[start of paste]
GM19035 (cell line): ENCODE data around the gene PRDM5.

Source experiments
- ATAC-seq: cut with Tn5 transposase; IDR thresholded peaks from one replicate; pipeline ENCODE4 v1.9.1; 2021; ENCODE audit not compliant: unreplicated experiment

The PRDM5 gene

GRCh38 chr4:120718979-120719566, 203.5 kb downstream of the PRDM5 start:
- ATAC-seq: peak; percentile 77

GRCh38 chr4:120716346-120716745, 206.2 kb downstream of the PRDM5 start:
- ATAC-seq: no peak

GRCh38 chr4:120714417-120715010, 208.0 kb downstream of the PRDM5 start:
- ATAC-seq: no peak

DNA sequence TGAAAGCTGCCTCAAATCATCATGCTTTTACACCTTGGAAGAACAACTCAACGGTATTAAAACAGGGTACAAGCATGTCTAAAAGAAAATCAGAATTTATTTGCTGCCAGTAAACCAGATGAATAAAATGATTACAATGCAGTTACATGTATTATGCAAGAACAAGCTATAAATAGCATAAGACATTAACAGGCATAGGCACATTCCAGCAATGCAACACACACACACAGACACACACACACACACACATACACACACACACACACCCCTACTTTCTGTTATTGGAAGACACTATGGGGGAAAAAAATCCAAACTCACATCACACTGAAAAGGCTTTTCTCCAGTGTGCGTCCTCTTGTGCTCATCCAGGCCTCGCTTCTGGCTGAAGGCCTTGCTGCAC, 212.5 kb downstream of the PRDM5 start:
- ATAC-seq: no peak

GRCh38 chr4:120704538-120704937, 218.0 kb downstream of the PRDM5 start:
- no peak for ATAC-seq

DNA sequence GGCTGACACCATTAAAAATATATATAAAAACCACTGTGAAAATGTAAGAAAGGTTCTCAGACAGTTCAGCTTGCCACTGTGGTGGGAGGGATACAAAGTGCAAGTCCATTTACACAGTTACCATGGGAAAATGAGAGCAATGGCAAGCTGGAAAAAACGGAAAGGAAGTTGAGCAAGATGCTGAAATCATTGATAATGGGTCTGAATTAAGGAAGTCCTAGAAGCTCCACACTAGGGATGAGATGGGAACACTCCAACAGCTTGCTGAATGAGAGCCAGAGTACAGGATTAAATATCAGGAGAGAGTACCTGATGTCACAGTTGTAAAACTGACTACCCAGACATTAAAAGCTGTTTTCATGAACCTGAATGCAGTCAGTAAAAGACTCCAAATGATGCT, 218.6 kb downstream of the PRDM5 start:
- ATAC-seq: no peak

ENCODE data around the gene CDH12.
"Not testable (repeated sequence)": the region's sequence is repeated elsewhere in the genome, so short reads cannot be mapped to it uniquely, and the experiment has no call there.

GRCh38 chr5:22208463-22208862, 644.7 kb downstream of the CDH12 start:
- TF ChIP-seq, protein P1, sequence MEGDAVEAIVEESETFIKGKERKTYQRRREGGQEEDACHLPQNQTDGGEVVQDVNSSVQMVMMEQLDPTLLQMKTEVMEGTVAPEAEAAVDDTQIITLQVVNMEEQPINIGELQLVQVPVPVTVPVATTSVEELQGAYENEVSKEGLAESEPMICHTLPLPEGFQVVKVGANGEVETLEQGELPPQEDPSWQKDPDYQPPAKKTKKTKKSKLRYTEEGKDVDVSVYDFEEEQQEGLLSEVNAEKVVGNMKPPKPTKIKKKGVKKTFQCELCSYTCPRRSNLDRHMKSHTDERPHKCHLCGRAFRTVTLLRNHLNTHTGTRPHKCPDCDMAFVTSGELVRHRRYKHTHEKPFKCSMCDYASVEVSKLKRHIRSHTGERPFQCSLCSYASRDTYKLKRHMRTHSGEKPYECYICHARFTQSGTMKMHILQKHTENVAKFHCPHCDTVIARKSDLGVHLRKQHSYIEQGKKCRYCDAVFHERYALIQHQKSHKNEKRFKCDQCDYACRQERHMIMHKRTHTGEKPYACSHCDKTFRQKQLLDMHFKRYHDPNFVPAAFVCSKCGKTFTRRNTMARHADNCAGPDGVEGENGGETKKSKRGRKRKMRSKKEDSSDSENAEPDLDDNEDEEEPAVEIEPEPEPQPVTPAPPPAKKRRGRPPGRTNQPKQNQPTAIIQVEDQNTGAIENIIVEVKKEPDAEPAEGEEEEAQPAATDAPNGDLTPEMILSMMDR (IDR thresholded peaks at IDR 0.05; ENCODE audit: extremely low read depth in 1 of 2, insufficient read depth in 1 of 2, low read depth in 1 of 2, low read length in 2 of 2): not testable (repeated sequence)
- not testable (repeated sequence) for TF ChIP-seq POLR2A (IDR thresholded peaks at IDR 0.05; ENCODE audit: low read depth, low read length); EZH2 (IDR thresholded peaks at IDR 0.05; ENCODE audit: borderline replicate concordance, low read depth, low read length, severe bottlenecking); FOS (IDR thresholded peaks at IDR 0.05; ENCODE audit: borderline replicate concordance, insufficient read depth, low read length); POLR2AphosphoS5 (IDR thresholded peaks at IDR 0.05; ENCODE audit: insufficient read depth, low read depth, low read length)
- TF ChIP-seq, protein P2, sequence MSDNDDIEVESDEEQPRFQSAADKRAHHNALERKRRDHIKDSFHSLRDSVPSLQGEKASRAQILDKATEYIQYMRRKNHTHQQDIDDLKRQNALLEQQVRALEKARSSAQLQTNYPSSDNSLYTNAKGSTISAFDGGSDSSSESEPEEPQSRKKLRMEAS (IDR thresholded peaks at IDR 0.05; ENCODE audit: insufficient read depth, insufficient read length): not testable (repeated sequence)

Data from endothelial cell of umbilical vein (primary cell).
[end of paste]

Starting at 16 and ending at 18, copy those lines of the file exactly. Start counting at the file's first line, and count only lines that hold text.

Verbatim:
- ATAC-seq: no peak

ENCODE data around the gene CDH12.
"Not testable (repeated sequence)": the region's sequence is repeated elsewhere in the genome, so short reads cannot be mapped to it uniquely, and the experiment has no call there.